Whistleblowers risk losing jobs, careers and friendships, and financial compensation offers little consolation for those who are vindicated. A conference hosted by the BMA will explore ways to reduce barriers to doctors expressing concerns about care
Nobody sets out to be a whistleblower. In fact, according to BMA industrial relations officer Sean Cusack, many people who raise concerns do not initially identify themselves in that way.
‘Everybody has moans and gripes,’ he says. ‘It becomes a whistleblowing issue when you’ve raised a concern you feel passionately is right and patient safety is at risk but no one is listening.
‘People start out, for example, by opposing a change in staffing levels or work practice, and at some point down the line they may be faced with the stark reality they have to either put up with it or make more noise.’
GMC guidelines, issued in March, state that doctors have a duty to act ‘when they believe patients’ safety is at risk or [their] care or dignity is being compromised’.
But for many doctors, the decision to raise workplace concerns is fraught with anxiety.
Mr Cusack says: ‘In some cases, raising serious concerns leads to a breakdown of relationships with colleagues, especially managers. No one goes to work setting out to do harm, so often the whistleblower is perceived as simply a troublemaker.’
The BMA has long been concerned about supporting doctors who raise concerns about safety, and will next week co-host a conference on whistleblowing to explore the barriers facing doctors with concerns.
The conference will feature representatives from organisations that are often contacted by potential whistleblowers, including the BMA, the GMC, the Care Quality Commission and the Department of Health.
Their views and those of doctors attending the conference will feed into BMA guidance on raising concerns about patient safety, which is currently being updated.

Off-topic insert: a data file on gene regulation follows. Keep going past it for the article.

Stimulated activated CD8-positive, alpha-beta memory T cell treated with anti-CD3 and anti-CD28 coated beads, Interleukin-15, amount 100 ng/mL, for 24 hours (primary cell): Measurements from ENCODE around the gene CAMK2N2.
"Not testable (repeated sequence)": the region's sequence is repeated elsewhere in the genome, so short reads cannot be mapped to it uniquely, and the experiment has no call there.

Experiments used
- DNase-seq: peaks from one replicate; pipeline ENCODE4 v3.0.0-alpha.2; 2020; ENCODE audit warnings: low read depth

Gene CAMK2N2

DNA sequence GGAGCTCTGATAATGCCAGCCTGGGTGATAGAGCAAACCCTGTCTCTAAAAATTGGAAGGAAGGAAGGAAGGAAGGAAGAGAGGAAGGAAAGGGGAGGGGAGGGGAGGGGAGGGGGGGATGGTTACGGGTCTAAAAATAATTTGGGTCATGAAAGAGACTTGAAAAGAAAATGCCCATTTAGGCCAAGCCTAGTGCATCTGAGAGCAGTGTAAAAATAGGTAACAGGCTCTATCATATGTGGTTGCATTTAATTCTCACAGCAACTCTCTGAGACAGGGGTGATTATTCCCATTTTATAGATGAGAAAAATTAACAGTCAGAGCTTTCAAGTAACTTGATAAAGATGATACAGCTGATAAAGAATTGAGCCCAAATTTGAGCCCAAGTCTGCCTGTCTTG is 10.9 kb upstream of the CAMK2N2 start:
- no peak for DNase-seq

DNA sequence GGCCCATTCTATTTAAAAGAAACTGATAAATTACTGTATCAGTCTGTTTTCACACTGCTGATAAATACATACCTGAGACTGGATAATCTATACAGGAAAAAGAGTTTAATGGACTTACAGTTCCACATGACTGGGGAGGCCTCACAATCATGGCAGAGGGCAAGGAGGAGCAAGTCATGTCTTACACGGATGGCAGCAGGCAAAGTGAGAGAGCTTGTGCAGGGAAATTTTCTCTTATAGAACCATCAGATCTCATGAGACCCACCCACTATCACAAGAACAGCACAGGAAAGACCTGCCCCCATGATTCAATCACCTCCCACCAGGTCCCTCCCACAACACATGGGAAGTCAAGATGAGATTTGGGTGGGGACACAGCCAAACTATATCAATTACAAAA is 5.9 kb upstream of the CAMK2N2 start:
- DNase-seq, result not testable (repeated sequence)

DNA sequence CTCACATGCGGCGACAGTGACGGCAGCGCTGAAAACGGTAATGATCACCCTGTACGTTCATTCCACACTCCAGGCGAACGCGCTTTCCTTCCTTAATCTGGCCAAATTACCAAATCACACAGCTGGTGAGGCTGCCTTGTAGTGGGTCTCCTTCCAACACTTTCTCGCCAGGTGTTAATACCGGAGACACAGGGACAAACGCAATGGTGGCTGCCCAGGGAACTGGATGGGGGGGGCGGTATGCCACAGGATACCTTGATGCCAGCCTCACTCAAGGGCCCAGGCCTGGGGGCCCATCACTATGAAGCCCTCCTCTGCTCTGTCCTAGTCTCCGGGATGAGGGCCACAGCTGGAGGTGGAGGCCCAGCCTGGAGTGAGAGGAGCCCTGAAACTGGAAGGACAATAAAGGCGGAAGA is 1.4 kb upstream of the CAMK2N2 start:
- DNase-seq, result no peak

London consultant paediatrician Kim Holt was seconded from the Haringey community paediatric service in north London after raising her concerns about the child development centre where abuse victim Baby P, later named as Peter Connelly, was seen.
She was one of four doctors who complained about management culture and lack of resources at St Ann’s Hospital in Haringey in 2006, a year before Peter’s death.
Dr Holt cites fear as the biggest barrier for potential whistleblowers: ‘You are either raising concerns about resources or about colleagues, both of which are going to cause conflict.
Fear and danger
‘The fear is a big barrier. I think I was oblivious to it and didn’t realise how dangerous what I was doing was, but the people I worked with were terrified.
‘A lot of people who raise concerns come new to a job with a fresh pair of eyes. People [in place] learn to accept things that aren’t quite right. Everyone else thinks things are OK, so you start to doubt yourself.’
In February 2007, Dr Holt was signed off work with stress-related illness. After a long process of negotiation, in which she was supported by the BMA, and an official apology from her employer, Great Ormond Street Hospital for Children NHS Foundation Trust, she returned to work last year.